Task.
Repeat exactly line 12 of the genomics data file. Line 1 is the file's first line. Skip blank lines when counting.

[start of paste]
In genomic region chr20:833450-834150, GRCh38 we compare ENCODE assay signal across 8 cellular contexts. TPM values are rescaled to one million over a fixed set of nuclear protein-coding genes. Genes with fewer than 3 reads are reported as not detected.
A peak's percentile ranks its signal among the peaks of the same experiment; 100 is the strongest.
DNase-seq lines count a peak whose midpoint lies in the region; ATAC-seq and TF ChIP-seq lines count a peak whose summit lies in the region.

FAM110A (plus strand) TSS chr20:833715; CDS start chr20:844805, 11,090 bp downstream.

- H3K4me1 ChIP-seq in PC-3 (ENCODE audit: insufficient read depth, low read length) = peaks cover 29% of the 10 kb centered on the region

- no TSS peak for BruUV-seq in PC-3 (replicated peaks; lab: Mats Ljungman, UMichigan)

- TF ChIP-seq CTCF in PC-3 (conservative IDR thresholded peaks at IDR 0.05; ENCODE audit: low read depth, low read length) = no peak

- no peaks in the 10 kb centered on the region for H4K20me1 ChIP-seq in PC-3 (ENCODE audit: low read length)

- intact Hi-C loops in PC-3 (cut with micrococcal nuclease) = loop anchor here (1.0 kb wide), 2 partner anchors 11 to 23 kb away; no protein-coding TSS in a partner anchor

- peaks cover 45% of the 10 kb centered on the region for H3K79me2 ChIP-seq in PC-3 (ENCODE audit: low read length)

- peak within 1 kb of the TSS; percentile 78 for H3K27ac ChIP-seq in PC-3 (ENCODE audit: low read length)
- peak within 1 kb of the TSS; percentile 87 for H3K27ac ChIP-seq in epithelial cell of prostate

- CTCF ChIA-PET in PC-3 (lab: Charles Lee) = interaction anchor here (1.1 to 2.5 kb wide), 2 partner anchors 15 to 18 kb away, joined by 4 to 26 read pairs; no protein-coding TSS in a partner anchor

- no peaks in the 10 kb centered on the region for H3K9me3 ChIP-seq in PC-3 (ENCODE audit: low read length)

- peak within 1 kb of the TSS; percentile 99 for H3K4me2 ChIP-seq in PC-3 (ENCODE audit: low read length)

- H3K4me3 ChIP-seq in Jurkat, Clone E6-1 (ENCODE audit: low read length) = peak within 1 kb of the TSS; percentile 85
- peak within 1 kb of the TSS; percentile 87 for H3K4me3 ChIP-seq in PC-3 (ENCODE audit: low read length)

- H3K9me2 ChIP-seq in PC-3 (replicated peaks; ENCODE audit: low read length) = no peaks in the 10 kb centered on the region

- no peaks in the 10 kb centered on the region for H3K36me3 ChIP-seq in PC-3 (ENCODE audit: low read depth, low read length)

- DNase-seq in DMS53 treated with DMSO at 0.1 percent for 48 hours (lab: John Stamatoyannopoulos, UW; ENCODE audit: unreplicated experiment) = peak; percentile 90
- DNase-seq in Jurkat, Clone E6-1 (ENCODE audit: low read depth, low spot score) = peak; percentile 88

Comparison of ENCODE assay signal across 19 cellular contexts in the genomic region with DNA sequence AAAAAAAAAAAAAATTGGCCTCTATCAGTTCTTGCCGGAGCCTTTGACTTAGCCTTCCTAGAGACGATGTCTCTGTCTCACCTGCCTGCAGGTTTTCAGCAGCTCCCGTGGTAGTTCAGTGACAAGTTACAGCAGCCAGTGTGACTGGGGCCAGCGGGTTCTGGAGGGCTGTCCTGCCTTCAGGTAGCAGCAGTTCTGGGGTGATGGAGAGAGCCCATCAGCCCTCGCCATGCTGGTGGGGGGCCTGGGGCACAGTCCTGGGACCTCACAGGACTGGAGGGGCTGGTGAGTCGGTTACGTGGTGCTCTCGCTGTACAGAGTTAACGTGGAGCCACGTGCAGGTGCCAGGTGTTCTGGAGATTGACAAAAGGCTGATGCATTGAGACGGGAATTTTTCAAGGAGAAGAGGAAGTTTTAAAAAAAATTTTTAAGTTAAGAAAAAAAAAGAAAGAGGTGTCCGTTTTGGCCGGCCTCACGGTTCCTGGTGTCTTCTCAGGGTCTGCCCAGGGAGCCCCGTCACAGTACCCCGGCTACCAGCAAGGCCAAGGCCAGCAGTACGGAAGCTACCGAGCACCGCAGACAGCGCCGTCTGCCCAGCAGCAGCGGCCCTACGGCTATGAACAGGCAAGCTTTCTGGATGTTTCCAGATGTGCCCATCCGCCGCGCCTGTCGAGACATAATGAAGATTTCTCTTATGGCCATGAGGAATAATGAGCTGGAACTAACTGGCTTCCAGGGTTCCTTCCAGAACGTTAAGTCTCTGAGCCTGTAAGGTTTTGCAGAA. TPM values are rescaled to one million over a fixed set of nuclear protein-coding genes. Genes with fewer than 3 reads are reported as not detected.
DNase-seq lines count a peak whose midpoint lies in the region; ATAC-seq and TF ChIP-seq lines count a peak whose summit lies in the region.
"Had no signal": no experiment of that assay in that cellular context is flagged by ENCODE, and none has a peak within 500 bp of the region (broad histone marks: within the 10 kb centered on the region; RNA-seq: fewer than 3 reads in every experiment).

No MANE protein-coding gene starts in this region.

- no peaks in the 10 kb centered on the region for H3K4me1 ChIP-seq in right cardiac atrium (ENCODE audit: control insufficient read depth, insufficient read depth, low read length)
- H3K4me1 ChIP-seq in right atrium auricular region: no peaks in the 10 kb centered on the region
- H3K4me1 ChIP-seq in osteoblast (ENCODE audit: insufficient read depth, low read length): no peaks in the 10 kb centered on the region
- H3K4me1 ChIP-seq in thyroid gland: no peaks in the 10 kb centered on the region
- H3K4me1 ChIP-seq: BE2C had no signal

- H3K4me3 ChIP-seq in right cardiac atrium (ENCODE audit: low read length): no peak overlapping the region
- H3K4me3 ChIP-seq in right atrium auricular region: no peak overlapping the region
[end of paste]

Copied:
- peak within 1 kb of the TSS; percentile 87 for H3K27ac ChIP-seq in epithelial cell of prostate